|NVIDIA GeForce GTX 650 Ti Video Card|
|Reviews - Featured Reviews: Video Cards|
|Written by Olin Coles|
|Tuesday, 09 October 2012|
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First Look: GeForce GTX 650 Ti
In terms of appearance, the NVIDIA GeForce GTX 650 Ti is nothing like the other video cards in the GeForce GTX 600-series. Its squat 1.15" height requires two card slots for installation while allowing plenty of clearance, while the 5.65" long profile makes this is one of the smallest GTX's to come from NVIDIA in a very long time. In it's reference form, the GeForce GTX 650 Ti should easily fit most installations with room to spare. The majority of double-size video cards measure 1.5" tall, so with GTX 650 Ti being closer to the 0.75" single-slot height it's feasible we might see some NVIDIA partners creating such a design.
NVIDIA's GeForce GTX 650 Ti reference design operates quietly under full power operation thanks to a rear-mounted 75mm (2.95") fan that is positioned slightly above the plastic fan shroud. This allows sufficient air to reach the intake whenever two video cards are positioned in close-proximity; while SLI configurations aren't possible, another video card could be installed address PhysX demands.
Specified at 110W Thermal Design Power output the GeForce GTX 650 Ti demands much less of the system's power supply unit, allowing NVIDIA to recommend a 400W PSU for single-card installations. GeForce GTX 650 Ti requires power from a single six-pin PCI-E connection. With GeForce GTX 650 Ti the power connection is relocated at the rear of the video card, so at least 0.75" of additional clearance is necessary for the power connector.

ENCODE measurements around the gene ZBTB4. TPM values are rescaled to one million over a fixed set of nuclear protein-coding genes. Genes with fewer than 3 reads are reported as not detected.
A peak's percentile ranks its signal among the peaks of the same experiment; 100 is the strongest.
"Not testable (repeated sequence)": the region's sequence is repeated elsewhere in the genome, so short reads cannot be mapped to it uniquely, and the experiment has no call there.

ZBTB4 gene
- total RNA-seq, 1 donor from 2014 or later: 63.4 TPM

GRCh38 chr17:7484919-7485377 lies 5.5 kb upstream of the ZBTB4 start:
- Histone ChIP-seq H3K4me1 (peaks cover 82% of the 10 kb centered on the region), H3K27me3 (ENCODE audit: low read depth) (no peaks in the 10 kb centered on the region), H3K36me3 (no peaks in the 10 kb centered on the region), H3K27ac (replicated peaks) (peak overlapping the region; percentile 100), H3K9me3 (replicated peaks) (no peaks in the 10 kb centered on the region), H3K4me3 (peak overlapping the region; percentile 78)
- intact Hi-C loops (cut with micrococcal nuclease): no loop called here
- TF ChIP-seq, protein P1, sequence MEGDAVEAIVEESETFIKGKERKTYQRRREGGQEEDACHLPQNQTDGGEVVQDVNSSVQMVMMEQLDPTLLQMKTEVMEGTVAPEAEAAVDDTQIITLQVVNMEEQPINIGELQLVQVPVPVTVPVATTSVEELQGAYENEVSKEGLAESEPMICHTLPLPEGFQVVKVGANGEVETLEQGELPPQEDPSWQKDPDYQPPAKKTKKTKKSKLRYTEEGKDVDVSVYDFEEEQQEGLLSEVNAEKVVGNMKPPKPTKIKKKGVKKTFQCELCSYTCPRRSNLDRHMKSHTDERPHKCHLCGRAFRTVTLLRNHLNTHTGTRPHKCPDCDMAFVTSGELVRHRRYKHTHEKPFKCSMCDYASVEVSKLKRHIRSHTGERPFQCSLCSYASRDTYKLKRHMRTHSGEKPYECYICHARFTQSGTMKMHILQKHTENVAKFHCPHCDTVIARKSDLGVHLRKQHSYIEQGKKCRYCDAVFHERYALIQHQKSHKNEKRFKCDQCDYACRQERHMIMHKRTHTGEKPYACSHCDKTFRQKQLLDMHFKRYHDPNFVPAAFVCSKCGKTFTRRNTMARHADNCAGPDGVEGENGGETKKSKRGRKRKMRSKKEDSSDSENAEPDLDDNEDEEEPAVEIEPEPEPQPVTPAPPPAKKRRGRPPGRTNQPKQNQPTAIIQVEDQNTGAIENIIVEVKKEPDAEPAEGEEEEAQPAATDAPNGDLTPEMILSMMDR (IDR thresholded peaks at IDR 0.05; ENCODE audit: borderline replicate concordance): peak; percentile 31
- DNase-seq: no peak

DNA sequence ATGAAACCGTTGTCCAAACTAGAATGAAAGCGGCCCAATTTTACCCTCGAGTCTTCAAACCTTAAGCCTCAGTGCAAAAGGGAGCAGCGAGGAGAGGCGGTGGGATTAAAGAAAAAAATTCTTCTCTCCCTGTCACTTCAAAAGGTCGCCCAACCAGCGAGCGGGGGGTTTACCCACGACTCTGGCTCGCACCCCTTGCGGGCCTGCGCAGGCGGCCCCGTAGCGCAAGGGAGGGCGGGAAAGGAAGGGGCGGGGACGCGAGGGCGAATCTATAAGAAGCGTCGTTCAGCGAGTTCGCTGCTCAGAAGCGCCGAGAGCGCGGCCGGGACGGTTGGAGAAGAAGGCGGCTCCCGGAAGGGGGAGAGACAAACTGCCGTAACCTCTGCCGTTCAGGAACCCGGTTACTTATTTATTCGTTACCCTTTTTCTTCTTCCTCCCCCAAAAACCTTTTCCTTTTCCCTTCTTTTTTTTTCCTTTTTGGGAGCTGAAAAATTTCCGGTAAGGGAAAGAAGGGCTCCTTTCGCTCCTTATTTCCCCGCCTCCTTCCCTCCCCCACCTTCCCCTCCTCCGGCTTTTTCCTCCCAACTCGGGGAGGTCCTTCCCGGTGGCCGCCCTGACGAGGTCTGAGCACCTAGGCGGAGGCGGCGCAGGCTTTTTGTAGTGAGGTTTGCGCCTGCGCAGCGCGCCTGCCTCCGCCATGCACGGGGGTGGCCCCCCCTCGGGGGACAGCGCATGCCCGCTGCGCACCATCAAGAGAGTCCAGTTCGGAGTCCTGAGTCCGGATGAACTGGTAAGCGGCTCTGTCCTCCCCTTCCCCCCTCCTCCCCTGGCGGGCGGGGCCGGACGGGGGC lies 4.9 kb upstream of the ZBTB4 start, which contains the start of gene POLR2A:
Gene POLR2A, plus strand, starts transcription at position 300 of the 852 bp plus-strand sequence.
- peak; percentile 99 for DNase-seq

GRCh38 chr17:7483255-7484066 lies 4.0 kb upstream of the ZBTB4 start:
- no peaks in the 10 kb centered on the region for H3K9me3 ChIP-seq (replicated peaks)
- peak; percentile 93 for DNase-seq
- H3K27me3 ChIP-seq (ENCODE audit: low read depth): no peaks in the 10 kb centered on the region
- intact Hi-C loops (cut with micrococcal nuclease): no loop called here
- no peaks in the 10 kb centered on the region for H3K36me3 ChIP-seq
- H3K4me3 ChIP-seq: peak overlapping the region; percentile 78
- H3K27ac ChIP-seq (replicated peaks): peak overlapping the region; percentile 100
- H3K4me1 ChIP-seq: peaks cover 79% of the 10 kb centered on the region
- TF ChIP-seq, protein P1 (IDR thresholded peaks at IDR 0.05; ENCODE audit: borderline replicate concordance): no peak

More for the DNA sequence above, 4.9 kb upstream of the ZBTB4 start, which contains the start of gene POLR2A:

GeForce GTX 650 Ti offers two simultaneously functional dual-link DVI (DVI-D and DVD-I ) connections, alongside a mini-HDMI 1.4a output (requires included adapter). Only one of these video cards is necessary to drive triple-display NVIDIA Surround functionality, when using both DVI ports with the HDMI connection for third output.
Since this is a dual-slot graphics card, there's a possibility some NVIDIA partners will use a larger I/O plate that offers full-size HDMI and possibly DisplayPort functionality. On other GTX-series cards these video interfaces would consume exhaust-vent real estate, but GTX 650 Ti exhausts internally (inside the case) so a larger plate would have little impact on cooling.
The memory subsystem on GeForce GTX 650 Ti delivers 1024MB GDDR5 video frame buffer to produce 86.4 GB/s total memory bandwidth at a noteworthy 5400 MHz data rate. Two memory controllers combine four GDDR5 ICs for a 128-bit memory lane, which moves data more efficiently than previous designs to yield a fill rate of 59.2 GigaTexels per second. GeForce GTX 650 Ti is backwards-compatible PCI-Express 3.0 compliant graphics device, although card's 128-bit memory interface makes it unlikely the added bandwidth will ever be fully saturated by the demands of this video card.
The card's exposed printed circuit board reveals indication that GTX 650 Ti could potentially support up to 2GB GDDR5 video memory, another option for daring card partners wanting to separate themselves from the competition. On some games with slow-moving yet extremely large worlds (World of Warcraft comes to mind) this could prove beneficial.
In the next section, we detail our test methodology and give specifications for all of the benchmarks and equipment used in our testing process...